The problem must always carry the weight to shape the desired model. It does not matter that the cheapest model can resolve and still perform. The present question should dictate the model for use (Austin et al. 2013). The problem is the determining factor of what model to use, and not the availability of the model that matters. It could be available but not appropriate for the present challenge.

West (2012) advises that in complicated cases, there is no point in overemphasizing on hi-tech equations, rather, it is necessary to consult an expert. It is unwise to complicate issues further by detailing too much on the unnecessary matters. A competent leader understands that, one gives his/her all during the competition. He should face the challenge as if it is a competition where he strives to be the best and beat the rest. In the struggle to formulate a solution, there are uncertainties that require a precise explanation.

Since it is possible not to achieve the best process, a good leader knows it is cowardice to settle for less. He/she struggles until they achieve the best. It is good to give the best in seeking for a solution (Sebastian 2007). It is rewarding to try out the possibilities than pursue what one already knows and does not require any energy to think through it.

Roadblocks to Success

Poor judgment brought about by the lack of proper expertise is a stumbling block to the implementation process. If there are no interdisciplinary teams in place, the analysis realized may not be up to standard and can lead to below the standard achievements. Once the information manager achieves the problem analysis, the same measure should be used to weigh the decision. If the decision gets more attention than the problem analysis, it is equivalent to solving a problem different the one diagnosed.

If a leader cannot pose the right question right from the onset of the implementation and execution process, it does not matter the perfect answers received. It goes without question that without accurate cost estimations, it is not possible to make the right choices that fit the financial abilities of the organizations (West 2012).

If the leader fails to throw new ideas into the problem analysis, the results may not stand the test of time. Just a short period and the problem recurs.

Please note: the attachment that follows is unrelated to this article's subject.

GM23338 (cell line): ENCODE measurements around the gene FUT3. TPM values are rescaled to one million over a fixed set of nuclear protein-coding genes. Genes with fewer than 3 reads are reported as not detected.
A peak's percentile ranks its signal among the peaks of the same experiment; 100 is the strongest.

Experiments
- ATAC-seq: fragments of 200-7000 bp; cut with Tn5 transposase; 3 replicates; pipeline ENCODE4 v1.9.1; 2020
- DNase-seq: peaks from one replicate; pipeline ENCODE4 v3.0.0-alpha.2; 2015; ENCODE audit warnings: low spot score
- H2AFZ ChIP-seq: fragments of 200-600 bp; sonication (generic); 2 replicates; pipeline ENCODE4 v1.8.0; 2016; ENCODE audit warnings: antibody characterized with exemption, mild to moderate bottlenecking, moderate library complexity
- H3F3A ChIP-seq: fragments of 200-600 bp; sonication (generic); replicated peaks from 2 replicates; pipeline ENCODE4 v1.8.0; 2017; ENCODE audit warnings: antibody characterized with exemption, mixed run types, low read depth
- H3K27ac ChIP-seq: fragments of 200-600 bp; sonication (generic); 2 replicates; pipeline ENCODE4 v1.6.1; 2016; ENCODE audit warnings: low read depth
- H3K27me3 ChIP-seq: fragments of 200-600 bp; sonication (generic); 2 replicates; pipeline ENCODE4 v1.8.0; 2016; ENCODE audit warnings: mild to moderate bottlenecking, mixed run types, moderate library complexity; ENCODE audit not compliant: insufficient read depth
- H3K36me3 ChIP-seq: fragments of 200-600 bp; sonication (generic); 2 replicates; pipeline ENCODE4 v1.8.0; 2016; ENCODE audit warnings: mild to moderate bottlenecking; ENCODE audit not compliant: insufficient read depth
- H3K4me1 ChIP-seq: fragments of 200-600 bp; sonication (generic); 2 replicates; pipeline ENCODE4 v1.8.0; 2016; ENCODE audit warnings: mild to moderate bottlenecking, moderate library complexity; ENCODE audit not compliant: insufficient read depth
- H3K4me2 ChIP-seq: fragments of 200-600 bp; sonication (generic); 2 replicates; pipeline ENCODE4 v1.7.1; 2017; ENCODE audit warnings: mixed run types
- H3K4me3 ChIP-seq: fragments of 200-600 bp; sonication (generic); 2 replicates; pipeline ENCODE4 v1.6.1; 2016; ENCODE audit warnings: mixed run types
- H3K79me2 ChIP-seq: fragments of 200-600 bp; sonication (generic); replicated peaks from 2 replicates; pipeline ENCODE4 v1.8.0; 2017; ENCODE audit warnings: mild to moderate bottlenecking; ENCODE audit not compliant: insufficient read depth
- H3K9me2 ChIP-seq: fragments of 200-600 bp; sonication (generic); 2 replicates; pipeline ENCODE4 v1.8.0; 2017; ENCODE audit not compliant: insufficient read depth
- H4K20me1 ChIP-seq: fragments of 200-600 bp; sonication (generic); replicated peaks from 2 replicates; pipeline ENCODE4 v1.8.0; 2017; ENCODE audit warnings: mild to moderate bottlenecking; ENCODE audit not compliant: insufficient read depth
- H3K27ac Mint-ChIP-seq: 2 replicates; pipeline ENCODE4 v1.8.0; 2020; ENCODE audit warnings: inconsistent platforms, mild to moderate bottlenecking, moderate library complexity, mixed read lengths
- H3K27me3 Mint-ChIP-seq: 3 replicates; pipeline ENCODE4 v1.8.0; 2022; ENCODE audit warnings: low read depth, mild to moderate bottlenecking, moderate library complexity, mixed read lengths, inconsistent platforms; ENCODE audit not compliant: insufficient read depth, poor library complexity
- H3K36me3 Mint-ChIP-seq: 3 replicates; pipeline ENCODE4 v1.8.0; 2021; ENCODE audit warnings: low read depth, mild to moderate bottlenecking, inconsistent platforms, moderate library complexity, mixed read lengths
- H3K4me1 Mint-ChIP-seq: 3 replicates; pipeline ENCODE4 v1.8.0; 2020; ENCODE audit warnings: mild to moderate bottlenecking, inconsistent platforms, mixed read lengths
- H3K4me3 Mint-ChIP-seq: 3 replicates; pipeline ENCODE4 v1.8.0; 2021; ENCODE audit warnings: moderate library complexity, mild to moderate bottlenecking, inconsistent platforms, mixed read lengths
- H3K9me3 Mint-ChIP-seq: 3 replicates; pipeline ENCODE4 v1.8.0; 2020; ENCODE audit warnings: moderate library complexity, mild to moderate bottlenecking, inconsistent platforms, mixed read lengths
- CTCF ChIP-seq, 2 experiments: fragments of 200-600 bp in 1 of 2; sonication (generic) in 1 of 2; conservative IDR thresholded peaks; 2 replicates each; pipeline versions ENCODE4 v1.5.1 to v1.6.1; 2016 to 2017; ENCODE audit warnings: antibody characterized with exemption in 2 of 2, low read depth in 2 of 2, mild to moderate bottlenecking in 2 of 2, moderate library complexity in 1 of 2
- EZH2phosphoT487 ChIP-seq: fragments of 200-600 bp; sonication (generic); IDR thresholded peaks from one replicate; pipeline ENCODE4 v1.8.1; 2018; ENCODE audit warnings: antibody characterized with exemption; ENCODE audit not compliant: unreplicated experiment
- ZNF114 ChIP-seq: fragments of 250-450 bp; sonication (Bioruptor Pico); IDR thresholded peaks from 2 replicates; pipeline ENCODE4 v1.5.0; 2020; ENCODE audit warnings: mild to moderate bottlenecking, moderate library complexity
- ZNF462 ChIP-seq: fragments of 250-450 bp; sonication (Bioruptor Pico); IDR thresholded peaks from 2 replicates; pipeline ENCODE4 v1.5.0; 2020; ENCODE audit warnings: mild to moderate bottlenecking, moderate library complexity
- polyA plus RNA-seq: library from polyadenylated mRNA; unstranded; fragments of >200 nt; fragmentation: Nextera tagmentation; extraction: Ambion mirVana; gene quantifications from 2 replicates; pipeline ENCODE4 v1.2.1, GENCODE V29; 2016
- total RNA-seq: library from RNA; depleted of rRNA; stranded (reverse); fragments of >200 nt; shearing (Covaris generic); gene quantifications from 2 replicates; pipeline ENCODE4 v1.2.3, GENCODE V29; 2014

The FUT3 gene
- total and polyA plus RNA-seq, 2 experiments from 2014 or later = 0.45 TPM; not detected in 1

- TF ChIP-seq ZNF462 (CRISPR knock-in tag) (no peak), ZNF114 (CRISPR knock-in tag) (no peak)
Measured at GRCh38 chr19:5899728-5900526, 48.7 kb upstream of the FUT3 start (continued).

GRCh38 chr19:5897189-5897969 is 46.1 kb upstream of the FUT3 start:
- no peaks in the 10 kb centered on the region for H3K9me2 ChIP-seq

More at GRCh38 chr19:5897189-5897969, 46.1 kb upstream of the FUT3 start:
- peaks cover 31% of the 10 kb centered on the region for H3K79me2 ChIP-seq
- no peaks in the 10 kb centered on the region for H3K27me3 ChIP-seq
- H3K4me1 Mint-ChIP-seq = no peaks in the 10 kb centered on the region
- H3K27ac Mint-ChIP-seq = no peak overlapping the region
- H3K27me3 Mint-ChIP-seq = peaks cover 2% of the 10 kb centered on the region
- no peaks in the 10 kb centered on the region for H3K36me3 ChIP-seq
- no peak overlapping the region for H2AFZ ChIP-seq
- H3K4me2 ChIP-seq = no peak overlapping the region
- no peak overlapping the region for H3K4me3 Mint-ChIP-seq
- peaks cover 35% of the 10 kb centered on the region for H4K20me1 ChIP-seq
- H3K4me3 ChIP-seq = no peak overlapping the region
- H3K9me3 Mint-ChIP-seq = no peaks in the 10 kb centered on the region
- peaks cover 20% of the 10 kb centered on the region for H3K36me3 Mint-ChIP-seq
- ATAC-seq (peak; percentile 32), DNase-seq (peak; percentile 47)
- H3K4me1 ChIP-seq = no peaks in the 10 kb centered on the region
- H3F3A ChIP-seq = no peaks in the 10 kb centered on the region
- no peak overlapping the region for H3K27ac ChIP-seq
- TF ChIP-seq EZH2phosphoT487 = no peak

The Success

The information managers, upon successful implementation and execution, are assured of the appropriate data volume. The “Goldilocks test “requires the capacity not to be too short or long. The firm is equipped right with the core or strategic decisions. The data has relevance to the current decision-making, and it is the whole idea of management information. In addition, the receiver understands the information and is helpful to him/her (Sebastian 2007).

Moreover, the information received is timely to help in decision making. Information leaders have the assurance of data that is accurate, reliable, and whose source they are confident. There is data that is complete and that which will inform a decision. In cases where quick response is the remedy, the leader is on point (West 2012). In times when the management needs to make routine decisions, there is a frequency to meet the needs. There is, therefore, a good match between the timing of the decision process and the information flow requirements (Austin et al. 2013).

References

Sebastian, M.W. (2007). Information technology leadership perceptions andemployee-centric.       USA: ProQuest.

Austin, D.,Nolan, R.L.,& O’Donnell, S. (2013). Adventures of an IT leader. Massachusetts:          Havard Business School Publishing.

West, A.L. (2012). The modern Ceo: Technology tools, innovation, and guidebook. Author           House: Bloomington.

Szewczak, E., & Snodgrass, C. (2002). Managing the human side of information technology:         Challenges and solutions.Hershey PA: IRM Press.